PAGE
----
The student conduct review process includes a meeting between the student alleged to have violated one or more policies (respondent) and a Student Conduct Review Board (SCRB) or hearing officer. The hearing officer and the SCRB are responsible for reviewing and determining responsibility for alleged violations. They are also responsible for determining and recommending sanctions.

Our approach to violations of policy related to alcohol and other drugs is designed to be proactive and educational. Students are provided with information about the effects of alcohol and other drugs during orientation sessions and programs are hosted in residence halls, by sports teams and student organizations, and by University departments throughout the academic year. Students found in violation of policy are also referred to educational and self-assessment programs such as E-Chug, E-Toke, Alcohol I, and Level II Substance Abuse Courses. Alcohol Level I and Level II Substance Abuse Courses are educational programs that help students develop a better understanding of the effects of the use and misuse of alcohol and drugs. Each program is facilitated by trained instructors and provides the student an opportunity to assess their own behavior and risk for misuse or addiction.

Although our approach is educational in nature, repeated violations of our alcohol or drug policies may lead to separation from the university. Students found to be manufacturing or distributing drugs may be dismissed from the university. 

Certain violations may impact the student's future admission to graduate programs and could be requested by employers for background checks.

The submission of a report may cause the creation of a student conduct file. If the respondent is found not responsible for the alleged charges, the student conduct file is sealed. If a student is found responsible for the charges, the file is retained for internal record-keeping purposes and for seven years after the student's graduation. If a student has additional incidents, the student conduct file may be used to provide insight in the student's behavior.

FERPA stands for the Family Educational Rights and Privacy Act (FERPA) of 1974 (20 U.S.C. § 1232g; 34 CFR Part 99). It is a federal law that protects the privacy of student education records. "Education records" are "those records, files documents, and other materials which 1) contain information directly related to a student; and 2) are maintained by an educational institution. (20 U.S.C. § 1232g(a)(4)(A); 34 CFR § 99.3). FERPA applies to all schools that receive funds under an applicable program of the U.S. Department of Education.

Attorney Guide to the Student Conduct Process

Students are expected to take an active role in responding to allegations of misconduct.  Therefore, it is in the student's best interest to engage in the process.  The Office of Student Conduct and Community Standards will communicate directly with the student.  Attorneys are not allowed to participate directly in any part of the conduct process; however, a student may seek assistance from legal counsel at any time.

A student may have reasonable access to his or her case file prior to and during the hearing, including an oral summary of the evidence supporting the charge(s).  Respondents must make this request in writing.  Copies of case files are not provided as a matter of policy in order to protect confidentiality or the privacy other students involved in the conduct matter.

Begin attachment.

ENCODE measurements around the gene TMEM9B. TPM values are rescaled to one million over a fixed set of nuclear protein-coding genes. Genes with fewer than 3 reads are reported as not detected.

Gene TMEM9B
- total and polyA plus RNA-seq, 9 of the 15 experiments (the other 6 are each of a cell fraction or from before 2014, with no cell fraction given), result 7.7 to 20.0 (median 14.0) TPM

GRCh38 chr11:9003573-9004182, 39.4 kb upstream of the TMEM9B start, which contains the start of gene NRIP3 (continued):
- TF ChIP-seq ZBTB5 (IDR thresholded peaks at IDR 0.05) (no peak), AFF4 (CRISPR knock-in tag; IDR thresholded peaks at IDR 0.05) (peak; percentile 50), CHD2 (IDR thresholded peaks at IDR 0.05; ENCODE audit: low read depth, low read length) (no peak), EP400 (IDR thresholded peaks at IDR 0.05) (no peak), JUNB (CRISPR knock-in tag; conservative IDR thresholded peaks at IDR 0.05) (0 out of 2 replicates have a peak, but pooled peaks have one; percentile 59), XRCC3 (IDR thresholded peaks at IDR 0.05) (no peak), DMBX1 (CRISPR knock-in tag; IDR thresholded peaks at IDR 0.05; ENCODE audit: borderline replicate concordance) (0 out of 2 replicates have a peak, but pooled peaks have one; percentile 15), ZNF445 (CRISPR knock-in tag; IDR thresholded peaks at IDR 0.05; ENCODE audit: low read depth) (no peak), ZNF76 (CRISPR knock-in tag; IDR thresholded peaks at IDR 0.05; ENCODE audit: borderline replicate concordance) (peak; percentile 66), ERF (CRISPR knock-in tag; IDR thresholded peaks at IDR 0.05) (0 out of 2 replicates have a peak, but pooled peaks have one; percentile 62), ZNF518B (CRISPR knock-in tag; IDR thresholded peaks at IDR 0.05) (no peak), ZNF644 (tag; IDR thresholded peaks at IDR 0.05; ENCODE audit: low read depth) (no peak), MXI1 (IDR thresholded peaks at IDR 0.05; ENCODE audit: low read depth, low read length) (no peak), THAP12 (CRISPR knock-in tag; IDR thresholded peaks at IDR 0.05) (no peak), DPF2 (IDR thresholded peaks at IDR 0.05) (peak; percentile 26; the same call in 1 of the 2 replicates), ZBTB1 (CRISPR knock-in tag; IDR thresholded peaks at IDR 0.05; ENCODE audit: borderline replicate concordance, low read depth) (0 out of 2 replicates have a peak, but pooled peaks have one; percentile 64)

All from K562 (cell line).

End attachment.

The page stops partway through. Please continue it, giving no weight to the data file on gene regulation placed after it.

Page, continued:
It is the desire of the University to resolve matters in a timely and expeditious manner and review will not be delayed for criminal proceedings, unless there is a compelling reason for the university to consider postponing the process.  Student Conduct proceedings are independent of any governmental criminal processes that are or may become applicable to the behavior at issue.  The findings of governmental authorities will not be determinative of the outcome of the student conduct process.

Pacific may move forward with the conduct process in the student's absence and make a determination of responsibility based on information yielded from its investigation.  Students may choose to remain silent recognizing that they give up their opportunity to provide their story for consideration by the decision-making body.

The student conduct process is applicable to all University students, including undergraduate, professional, and graduate students.  The jurisdiction of the process extends to behaviors by students and students' guests that occur on or adjacent to Stockton campus or at any University-operated program, premises or facility, including study abroad programs, internships, athletic events, campus trips, and any other activity occurring in the scope of or fairly related to the students' relationship with the University.  The University reserves the right to take any action, which in its judgment is necessary and appropriate to protect the safety and well-being of the campus community.

The burden of proof will be such that the respondent will be presumed not responsible for the violation(s).  Responsibility of the respondent must be established to the satisfaction of the student conduct review board or administrator by a preponderance of the evidence.  A student will be found responsible of the alleged violation(s) if it is more than likely they violated the Student Code of Conduct or University Policies.

The student conduct process is grounded in the educational mission of the institution.  Student conduct procedures at Pacific comply with the Due Process Clauses essential requirements of notice and an opportunity to be heard.  For more information about the student conduct process, please consult Pacific's Student Conduct and Community Standards Office.